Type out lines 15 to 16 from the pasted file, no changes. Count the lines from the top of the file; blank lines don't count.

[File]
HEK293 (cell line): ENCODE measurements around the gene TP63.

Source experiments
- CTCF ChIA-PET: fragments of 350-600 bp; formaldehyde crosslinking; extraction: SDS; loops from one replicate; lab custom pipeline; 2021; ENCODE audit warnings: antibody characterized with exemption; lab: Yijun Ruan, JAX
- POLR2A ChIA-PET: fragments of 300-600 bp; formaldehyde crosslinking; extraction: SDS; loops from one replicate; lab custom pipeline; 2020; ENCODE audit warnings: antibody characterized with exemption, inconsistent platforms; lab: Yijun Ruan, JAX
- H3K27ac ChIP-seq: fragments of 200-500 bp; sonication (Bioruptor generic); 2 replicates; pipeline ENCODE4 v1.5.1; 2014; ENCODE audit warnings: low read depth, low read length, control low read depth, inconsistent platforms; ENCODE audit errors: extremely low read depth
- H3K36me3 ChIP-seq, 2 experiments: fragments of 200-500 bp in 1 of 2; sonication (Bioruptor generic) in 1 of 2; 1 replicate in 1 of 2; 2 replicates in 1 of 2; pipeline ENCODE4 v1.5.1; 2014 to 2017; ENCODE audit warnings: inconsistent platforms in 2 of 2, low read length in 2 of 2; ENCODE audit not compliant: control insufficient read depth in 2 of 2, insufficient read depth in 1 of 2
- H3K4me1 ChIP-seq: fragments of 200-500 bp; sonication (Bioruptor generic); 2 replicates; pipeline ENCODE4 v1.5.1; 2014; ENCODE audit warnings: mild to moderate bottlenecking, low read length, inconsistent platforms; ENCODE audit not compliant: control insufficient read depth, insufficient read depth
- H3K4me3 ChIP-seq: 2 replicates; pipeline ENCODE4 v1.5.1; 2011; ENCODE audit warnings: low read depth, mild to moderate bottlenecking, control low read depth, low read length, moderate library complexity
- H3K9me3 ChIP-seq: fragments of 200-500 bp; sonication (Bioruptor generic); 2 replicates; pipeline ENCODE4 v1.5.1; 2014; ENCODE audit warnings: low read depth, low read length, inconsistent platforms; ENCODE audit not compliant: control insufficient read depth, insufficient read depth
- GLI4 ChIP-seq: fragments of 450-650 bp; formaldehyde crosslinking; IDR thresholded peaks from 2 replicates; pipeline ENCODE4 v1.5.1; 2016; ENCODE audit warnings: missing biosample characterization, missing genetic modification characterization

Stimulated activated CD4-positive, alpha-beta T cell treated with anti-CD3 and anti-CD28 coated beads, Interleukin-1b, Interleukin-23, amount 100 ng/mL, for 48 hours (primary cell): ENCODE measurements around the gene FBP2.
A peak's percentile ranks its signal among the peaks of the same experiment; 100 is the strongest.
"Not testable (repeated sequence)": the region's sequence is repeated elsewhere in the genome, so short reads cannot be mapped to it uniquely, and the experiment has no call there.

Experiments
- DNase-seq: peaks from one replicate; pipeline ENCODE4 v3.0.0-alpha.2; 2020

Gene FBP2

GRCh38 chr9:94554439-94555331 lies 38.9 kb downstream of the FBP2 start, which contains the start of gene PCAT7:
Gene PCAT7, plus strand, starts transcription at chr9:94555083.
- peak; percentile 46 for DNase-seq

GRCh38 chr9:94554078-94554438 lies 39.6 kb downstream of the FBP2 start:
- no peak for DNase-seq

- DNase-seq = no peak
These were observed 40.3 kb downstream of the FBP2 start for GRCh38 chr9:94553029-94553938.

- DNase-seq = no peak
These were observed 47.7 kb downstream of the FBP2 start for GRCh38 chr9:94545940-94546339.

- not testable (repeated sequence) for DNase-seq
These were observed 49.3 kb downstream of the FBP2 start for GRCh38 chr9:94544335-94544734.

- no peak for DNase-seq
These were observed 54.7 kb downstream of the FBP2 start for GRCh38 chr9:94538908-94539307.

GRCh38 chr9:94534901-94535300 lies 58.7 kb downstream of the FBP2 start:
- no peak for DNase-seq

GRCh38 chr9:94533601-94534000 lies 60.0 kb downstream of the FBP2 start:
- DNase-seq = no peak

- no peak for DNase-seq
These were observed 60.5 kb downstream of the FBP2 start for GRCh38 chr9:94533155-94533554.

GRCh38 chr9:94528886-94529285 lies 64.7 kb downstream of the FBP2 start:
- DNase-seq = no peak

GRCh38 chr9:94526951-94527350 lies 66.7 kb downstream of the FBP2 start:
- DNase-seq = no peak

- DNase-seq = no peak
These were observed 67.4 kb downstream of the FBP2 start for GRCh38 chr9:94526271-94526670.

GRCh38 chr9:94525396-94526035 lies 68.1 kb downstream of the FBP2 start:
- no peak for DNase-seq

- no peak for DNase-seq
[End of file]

- DNase-seq: peaks from one replicate; pipeline ENCODE4 v3.0.0-alpha.2; 2020

Gene FBP2